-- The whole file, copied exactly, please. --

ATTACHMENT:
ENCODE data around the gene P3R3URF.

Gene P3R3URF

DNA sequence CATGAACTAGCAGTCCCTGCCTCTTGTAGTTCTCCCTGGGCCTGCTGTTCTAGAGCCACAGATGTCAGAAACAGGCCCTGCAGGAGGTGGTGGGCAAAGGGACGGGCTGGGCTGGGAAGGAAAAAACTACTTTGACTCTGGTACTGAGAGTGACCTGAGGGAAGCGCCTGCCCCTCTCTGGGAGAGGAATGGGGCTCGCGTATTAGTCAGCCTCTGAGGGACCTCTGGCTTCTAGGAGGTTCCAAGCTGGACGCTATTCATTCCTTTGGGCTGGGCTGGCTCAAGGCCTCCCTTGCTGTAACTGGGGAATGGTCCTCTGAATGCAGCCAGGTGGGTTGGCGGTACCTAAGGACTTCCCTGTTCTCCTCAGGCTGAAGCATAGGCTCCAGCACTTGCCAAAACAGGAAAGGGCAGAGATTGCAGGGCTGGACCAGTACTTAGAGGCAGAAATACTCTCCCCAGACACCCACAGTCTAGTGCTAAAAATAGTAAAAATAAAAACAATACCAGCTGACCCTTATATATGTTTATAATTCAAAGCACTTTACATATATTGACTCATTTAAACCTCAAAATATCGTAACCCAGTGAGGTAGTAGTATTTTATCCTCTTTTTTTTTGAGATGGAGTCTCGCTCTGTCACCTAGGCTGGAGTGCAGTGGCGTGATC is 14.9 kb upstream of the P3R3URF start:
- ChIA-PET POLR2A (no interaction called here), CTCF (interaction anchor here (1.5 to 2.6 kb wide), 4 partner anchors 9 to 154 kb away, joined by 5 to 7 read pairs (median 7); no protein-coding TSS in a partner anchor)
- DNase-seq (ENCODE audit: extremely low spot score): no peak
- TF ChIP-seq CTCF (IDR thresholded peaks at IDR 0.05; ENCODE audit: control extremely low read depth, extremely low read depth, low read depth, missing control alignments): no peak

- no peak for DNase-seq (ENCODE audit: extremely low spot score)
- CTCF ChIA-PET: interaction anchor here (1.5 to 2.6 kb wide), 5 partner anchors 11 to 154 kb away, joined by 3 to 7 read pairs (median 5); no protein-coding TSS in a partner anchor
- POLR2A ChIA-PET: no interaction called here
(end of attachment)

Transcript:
ENCODE data around the gene P3R3URF.

Gene P3R3URF

DNA sequence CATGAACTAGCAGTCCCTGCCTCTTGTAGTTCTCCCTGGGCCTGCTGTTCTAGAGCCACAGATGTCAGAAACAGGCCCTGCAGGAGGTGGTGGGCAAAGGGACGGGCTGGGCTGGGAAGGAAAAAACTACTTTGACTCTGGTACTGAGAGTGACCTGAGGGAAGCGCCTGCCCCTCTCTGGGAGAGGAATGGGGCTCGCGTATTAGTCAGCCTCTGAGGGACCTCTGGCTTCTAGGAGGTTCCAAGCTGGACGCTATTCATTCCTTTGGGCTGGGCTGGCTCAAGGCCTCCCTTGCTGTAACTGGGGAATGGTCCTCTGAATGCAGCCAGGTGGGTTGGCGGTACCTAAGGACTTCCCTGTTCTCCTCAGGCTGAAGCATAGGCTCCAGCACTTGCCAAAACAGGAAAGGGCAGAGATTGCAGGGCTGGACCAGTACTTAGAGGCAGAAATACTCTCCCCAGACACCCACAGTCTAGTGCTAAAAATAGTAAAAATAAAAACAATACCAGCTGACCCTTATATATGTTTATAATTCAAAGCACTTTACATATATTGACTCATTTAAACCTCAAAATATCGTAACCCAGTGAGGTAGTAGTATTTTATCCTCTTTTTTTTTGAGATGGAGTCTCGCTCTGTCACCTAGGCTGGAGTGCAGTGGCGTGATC is 14.9 kb upstream of the P3R3URF start:
- ChIA-PET POLR2A (no interaction called here), CTCF (interaction anchor here (1.5 to 2.6 kb wide), 4 partner anchors 9 to 154 kb away, joined by 5 to 7 read pairs (median 7); no protein-coding TSS in a partner anchor)
- DNase-seq (ENCODE audit: extremely low spot score): no peak
- TF ChIP-seq CTCF (IDR thresholded peaks at IDR 0.05; ENCODE audit: control extremely low read depth, extremely low read depth, low read depth, missing control alignments): no peak

- no peak for DNase-seq (ENCODE audit: extremely low spot score)
- CTCF ChIA-PET: interaction anchor here (1.5 to 2.6 kb wide), 5 partner anchors 11 to 154 kb away, joined by 3 to 7 read pairs (median 5); no protein-coding TSS in a partner anchor
- POLR2A ChIA-PET: no interaction called here